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An Orange-Blue Hue: Allman Brothers All-Time Top Five

Greg Allman is at it again. He’s writing memoirs and having seventh marriages. He has hepatitis and is long-lived for a man who’s lived so many lives. Hanging Chad doesn’t really care so much about the current messy details. The Allman Brothers make Hanging Chad’s Top Five All-Time, and that’s that. You already know about Led Zeppelin. Who else should really be in the Top Five all-time? Suggestions? Always open to changing my mind. The Dude abides. Hanging Chad hangs.

But what about the top five of one of the top five? Now we’re even moving on the existential reality of High Fidelity.

They are driving the big orange wagon. It’s about anything or nothing else. It’s about the road. It’s about leaving. Cleaving. Meaning, I am not departing. Or maybe I am, and always. Whatever, I am not taking another whack out of the mole. They are forever leaving and arriving, forever born rambling. They are from Georgia. Savannah of all places. No father for Greg by the time he was two. Felt inspired to the blues when he saw his first live show at 10. Turns out, his younger brother Duane is the guitar phenom. No problem. Greg turns to other things like his soulful voice, and hitting the keys.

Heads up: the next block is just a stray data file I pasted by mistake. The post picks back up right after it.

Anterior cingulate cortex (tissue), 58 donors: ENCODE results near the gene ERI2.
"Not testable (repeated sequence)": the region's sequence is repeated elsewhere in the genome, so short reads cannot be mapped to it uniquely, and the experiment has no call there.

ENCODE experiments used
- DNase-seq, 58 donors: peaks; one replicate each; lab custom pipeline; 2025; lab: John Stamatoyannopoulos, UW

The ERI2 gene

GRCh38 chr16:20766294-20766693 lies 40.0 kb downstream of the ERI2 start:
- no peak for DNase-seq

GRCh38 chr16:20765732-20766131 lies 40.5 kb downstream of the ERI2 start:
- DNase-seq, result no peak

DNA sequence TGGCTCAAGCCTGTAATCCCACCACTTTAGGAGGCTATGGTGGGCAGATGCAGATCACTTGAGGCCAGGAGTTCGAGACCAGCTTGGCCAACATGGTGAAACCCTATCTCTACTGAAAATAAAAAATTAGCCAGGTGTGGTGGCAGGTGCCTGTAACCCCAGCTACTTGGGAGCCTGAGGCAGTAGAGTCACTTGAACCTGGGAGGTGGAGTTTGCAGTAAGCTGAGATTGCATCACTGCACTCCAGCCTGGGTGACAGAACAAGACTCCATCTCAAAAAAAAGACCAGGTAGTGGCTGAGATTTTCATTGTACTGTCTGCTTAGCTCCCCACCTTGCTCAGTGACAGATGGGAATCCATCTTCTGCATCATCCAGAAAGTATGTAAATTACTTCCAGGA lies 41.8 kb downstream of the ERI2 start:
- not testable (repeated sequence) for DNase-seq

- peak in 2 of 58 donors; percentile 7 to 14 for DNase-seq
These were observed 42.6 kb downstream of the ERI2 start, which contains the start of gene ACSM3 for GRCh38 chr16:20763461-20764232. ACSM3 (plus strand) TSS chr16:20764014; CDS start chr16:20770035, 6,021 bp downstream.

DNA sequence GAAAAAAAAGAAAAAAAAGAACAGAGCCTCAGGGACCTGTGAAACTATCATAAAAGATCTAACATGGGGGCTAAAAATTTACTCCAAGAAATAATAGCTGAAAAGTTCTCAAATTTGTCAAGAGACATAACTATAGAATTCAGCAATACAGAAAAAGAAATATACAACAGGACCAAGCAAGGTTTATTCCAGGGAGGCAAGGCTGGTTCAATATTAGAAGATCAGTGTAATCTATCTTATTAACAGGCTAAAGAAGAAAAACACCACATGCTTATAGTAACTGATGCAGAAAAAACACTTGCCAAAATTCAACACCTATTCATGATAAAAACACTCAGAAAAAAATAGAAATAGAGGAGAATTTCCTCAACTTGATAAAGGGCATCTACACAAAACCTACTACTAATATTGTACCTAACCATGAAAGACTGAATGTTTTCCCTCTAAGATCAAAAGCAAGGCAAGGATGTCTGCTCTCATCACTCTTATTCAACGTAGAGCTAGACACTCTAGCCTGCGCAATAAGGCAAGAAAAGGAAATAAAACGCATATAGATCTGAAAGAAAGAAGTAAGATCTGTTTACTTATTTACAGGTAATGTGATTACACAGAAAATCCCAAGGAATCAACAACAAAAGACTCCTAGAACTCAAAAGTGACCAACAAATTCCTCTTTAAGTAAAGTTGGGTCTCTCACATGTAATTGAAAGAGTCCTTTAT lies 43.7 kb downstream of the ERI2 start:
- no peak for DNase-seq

Okay, so I’m not writing a Rolling Stone article here. Just a top five of a top five band. So here goes:

Technically, for the best song overall you probably have to say “Whipping Post,” I have to say that growing up I always valued “Rambling Man” and “Blue Sky” so much more. “Jessica” is so classic, and I just love when the piano solo erupts about halfway through. So that leaves room for just one more. I’m tempted to choose a lesser known “B-side” selection, but I think it would be wrong to ignore “Midnight Rider.” As simple and repetitive as it is, it’s also a defining Allman Brothers song, and let’s face it, part of the genius is in its very simplicity. Okay, now I’m regretting keeping “Southbound” off the top five. I can’t do this…

While Greg Allman gets all the media attention lately (and of course he founded the band with his late-great brother), the great Dickey Betts really gets very little credit for the defining Allman Brothers sound, not to mention he wrote some of the very best songs. The dude was wild. The dude was outrageous. The dude was kicked out of the band? I don’t know why. Apparently some issues between him and Greg? In the video below, you can tell he hardly knows what to do with himself when he isn’t touring and on the road. You can also tell he’s lived a hard life. Safe enough to say? Maybe the band has become almost a caricature of itself. Maybe they’re pushing for one last glow in the spotlight of relevance. Whatever the case, they’ve always been some bad dudes.

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